In today’s world, a business simply must have an online presence if it expects to be taken seriously by consumers. But a bad online presence may actually do more damage than no online presence at all. So how can mortgage originators make sure they project a professional image online?
Mikel Erdman, founder of MySmartBlog, said there are a few tips and tricks that originators can utilize to burnish their online image. Erdman, who spent about 15 years in the mortgage industry before founding MySmartBlog, said his experience in the mortgage business informed the creation of his new company.
“All the technology that we promote is derived from actually doing loans – being in the relationship business,” Erdman said. “We really focus a lot on repeat and referral business.”
MySmartBlog is a service that builds, hosts and maintains high-quality websites for businesses, then writes and publishes high-quality, industry-relevant content for those sites, as well as putting that content out on the business’s social media accounts. It also offers automated email newsletter systems, retargeting campaigns, rating-and-review software, and more.
All of those features, Erdman said, are tailored to dovetail with how customers actually interact with technology.
“We’re like the anti-technology technology company,” he said. “Technology is really important – but what do human beings actually use technology for? How do they use it in their decision-making process? And how do you leverage that to make your company look credible – to validate that referral and give them the confidence to pick up the phone and do business with you?”
The answer, Erdman said, is to make sure that your online presence closes what he calls “the online credibility gap” – that it helps your prospects to know, like, and trust you. One of the most important factors in closing that gap, he said, is making sure your website projects a professional image.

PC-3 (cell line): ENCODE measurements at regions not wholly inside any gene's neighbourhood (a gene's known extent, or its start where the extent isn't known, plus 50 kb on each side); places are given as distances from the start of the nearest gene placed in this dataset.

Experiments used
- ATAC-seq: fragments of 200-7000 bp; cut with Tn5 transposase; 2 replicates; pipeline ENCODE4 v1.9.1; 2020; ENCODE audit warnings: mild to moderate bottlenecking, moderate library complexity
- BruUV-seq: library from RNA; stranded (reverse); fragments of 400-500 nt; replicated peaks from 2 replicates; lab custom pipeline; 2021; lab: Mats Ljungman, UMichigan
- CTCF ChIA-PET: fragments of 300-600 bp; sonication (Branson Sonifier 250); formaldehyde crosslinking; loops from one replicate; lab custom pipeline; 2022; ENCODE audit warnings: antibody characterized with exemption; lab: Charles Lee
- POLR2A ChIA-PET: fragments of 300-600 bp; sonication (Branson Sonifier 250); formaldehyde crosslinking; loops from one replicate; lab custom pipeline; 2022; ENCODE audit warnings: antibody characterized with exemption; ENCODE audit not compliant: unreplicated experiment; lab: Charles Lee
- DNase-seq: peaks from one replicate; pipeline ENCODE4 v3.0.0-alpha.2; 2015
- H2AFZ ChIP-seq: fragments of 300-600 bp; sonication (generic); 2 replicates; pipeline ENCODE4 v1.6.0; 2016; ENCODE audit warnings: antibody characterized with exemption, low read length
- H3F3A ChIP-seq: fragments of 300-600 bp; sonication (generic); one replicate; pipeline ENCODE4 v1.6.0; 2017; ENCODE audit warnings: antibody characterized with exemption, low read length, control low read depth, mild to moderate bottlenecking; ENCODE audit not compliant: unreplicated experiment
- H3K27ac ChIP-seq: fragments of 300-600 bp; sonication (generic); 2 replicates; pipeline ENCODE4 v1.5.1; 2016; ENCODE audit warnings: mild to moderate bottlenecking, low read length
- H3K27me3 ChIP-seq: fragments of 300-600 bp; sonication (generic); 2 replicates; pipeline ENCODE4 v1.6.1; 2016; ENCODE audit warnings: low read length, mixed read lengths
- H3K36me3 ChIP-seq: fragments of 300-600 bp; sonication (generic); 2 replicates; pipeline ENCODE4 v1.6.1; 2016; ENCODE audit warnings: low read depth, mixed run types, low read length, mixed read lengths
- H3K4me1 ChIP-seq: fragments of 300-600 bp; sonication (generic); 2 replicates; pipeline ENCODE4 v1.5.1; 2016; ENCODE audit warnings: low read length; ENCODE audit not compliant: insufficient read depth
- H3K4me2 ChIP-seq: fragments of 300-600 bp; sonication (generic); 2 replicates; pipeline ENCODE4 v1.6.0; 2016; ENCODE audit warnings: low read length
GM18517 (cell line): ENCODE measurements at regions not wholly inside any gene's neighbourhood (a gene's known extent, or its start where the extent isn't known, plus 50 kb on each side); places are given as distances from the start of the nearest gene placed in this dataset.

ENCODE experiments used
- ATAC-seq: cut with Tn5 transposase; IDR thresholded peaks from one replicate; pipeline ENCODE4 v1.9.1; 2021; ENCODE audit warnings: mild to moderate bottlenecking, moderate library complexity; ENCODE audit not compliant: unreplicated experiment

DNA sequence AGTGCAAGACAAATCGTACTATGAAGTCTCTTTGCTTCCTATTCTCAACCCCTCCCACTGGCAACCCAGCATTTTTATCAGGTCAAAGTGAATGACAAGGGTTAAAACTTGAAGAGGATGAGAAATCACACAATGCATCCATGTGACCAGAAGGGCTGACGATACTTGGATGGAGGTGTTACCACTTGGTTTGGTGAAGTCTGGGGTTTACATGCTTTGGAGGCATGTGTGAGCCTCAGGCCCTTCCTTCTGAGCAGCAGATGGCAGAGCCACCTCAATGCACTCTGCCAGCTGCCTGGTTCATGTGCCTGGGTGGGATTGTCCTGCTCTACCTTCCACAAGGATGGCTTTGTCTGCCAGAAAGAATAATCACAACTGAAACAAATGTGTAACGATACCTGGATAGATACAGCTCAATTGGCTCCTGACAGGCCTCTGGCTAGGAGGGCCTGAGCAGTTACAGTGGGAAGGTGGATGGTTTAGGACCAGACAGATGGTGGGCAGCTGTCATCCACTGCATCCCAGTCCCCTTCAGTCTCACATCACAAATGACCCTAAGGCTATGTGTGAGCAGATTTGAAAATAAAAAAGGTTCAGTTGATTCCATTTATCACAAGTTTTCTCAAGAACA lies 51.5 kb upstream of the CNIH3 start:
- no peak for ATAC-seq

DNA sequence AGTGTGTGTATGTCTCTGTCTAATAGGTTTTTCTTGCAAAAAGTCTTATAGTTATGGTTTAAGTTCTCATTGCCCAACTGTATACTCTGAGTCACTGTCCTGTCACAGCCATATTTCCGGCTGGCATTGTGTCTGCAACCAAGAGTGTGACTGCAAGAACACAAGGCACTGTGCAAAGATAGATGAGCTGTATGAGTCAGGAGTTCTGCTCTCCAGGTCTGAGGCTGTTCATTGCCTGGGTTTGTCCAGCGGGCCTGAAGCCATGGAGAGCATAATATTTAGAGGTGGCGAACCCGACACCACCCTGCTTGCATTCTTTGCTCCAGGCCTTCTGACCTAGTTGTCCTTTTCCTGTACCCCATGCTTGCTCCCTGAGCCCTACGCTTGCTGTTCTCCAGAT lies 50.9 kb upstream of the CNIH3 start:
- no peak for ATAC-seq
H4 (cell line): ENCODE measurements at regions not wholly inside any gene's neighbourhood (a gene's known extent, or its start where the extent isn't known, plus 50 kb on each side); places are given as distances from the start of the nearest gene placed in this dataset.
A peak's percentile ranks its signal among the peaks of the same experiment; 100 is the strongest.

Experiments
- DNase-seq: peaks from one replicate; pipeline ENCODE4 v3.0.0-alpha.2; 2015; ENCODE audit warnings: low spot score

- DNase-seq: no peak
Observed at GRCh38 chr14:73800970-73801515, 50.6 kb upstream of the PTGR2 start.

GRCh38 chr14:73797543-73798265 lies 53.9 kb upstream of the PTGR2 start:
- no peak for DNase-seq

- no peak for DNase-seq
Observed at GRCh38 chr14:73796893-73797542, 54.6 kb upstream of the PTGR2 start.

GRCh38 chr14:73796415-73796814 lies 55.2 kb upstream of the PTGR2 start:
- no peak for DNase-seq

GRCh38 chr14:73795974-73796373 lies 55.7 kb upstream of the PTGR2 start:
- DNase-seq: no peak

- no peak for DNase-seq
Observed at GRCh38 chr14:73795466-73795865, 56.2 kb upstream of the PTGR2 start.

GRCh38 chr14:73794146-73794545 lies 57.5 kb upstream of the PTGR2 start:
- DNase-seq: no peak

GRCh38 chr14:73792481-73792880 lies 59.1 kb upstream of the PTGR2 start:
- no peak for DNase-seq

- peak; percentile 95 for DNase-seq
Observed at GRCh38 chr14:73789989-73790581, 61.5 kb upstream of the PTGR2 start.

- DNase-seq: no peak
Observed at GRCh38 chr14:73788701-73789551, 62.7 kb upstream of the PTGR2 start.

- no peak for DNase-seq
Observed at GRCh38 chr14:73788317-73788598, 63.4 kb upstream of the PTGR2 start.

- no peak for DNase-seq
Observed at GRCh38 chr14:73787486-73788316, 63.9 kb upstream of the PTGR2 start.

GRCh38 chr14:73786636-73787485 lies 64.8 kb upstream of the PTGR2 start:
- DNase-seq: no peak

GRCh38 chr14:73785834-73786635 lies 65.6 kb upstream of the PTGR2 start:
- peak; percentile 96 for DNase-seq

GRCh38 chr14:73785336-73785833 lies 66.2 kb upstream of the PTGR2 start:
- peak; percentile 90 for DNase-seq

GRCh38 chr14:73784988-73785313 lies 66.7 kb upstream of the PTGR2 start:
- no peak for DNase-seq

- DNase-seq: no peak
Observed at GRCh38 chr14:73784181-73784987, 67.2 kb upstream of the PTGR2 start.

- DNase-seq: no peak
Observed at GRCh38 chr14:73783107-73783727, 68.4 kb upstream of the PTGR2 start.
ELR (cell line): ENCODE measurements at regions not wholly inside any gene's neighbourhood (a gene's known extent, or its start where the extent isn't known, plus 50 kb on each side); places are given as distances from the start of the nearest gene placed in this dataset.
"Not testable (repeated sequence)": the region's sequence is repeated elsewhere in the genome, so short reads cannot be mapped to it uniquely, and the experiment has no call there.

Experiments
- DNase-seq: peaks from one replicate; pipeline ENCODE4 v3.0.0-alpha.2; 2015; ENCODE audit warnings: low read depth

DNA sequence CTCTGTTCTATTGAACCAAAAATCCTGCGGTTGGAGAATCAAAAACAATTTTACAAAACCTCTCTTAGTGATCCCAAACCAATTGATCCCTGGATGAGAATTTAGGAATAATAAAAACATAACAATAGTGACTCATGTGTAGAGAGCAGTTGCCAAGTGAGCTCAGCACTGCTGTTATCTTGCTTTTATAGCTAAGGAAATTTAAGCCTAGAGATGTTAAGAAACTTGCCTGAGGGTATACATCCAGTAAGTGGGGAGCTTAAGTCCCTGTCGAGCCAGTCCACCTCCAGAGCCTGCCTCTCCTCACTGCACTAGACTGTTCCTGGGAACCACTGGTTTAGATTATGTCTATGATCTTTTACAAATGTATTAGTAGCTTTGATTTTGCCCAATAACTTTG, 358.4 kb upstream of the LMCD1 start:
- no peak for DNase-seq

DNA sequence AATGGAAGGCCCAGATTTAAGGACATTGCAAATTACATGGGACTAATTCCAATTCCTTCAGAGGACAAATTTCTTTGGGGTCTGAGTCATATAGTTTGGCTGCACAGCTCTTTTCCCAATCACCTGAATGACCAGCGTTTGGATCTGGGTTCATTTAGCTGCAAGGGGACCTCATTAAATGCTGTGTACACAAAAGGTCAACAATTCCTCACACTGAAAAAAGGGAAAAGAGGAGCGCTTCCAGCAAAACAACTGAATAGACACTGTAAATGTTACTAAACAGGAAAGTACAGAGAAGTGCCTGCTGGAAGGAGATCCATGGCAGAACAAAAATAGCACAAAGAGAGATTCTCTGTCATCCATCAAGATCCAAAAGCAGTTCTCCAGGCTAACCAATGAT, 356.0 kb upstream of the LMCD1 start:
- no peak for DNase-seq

One of the most vital aspects of maintaining a professional online presence, Erdman said, is making sure you’re keeping up with the ways in which customers access your site.
“One of the most important things about professional presence, especially now, is mobile responsiveness,” he said. “Eighty percent of web traffic now is from handheld devices. That’s really critical that you use a software product that’s built to work well with that. Technology only works because of how human beings interact with it, so you have to make it as easy to interact with as possible.”
There’s also the simple question of whether your website is modern-looking and pleasing to the eye, Erdman said. Sites that look clunky, or look as if they were designed on Geocities in 1995, don’t inspire a lot of confidence in consumers.
“When people go to websites … they make these incredibly quick decisions about credibility,” Erdman said. “That all comes down to aesthetics. There are a ton of studies out there that show how people visually interact with the web, or with technology, and instantly make snap decisions on whether they can trust that particular site – or that product or business.”
One way to help consumers make that decision on your favor, Erdman said, is to use what he called “affinity images” – images of things that are easily identifiable by your customer base. If you were marketing to Seattle customers, for instance, your website might feature a picture of the Space Needle.
“The instant they come to the site, they see things they recognize,” Erdman said. “That subconsciously builds credibility because they feel like they’re home. So you use images on your website to make people instantly feel like they’ve connected with the right person.”
Another way to project professionalism – and build consumer confidence – is to remember the subgroups and niche markets you care about.
“I’m a veteran, so if I’m marketing, that’s one of the groups I’m going to market to,” Erdman said. “I’m going to let them know that I care about veterans, that I want to help veterans out. Organizations that you support – put those logos on your website, so that people in those subgroups automatically feel that instant connection. They say, ‘Hey, I’m like this person, so clearly we should be working together.’ That’s one more step toward that bridge of trust.”
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